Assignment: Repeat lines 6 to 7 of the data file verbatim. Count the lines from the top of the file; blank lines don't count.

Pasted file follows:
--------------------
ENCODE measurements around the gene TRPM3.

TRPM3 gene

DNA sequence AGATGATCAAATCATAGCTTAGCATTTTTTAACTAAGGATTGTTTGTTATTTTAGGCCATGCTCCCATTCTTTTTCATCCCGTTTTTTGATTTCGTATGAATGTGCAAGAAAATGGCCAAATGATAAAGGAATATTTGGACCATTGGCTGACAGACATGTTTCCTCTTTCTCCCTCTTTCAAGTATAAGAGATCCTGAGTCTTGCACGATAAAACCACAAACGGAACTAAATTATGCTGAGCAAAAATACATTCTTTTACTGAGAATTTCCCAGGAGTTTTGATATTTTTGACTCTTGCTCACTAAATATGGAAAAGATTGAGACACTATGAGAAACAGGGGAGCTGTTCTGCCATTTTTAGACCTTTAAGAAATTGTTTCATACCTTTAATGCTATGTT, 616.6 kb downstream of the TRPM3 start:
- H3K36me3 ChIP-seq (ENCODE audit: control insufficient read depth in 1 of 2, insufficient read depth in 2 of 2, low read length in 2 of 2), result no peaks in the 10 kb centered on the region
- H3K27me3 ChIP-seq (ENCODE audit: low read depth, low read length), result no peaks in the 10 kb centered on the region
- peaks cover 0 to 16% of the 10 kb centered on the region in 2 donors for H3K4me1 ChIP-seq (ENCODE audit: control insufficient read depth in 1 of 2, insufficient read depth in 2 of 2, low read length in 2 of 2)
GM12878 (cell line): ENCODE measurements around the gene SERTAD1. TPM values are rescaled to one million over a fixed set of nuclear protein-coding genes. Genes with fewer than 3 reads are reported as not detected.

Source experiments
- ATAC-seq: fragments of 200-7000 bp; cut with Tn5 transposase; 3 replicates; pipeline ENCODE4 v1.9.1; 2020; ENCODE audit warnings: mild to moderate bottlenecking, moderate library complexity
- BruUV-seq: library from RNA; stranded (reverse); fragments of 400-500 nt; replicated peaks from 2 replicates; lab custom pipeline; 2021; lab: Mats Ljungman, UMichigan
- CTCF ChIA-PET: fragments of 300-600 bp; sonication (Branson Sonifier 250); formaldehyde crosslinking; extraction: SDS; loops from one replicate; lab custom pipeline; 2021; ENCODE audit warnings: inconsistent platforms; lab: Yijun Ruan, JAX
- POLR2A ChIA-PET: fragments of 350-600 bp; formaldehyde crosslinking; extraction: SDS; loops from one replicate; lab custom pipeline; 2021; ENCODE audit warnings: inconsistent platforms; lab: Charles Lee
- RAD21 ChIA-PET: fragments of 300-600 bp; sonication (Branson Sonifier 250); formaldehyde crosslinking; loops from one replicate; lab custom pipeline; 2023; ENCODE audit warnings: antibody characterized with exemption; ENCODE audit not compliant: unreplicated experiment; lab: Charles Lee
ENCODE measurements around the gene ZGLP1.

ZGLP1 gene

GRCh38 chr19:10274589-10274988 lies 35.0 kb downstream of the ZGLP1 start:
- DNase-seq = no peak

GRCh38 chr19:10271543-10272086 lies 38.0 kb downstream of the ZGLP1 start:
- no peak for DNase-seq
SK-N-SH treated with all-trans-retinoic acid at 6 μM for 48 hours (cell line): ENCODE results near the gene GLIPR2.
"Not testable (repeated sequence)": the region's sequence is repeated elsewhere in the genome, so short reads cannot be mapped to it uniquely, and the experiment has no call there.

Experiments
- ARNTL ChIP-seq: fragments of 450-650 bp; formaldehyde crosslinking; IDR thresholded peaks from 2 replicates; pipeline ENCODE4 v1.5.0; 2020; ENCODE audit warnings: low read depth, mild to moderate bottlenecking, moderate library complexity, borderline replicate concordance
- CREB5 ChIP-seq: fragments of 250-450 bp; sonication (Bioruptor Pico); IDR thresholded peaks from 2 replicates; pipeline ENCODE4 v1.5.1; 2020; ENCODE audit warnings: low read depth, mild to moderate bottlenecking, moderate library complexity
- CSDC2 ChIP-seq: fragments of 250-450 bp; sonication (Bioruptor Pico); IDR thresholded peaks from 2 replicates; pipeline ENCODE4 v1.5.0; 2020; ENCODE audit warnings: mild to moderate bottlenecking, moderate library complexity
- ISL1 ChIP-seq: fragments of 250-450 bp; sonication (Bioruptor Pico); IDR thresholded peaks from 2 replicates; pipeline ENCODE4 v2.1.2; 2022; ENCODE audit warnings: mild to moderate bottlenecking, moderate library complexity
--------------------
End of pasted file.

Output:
- peaks cover 0 to 16% of the 10 kb centered on the region in 2 donors for H3K4me1 ChIP-seq (ENCODE audit: control insufficient read depth in 1 of 2, insufficient read depth in 2 of 2, low read length in 2 of 2)
GM12878 (cell line): ENCODE measurements around the gene SERTAD1. TPM values are rescaled to one million over a fixed set of nuclear protein-coding genes. Genes with fewer than 3 reads are reported as not detected.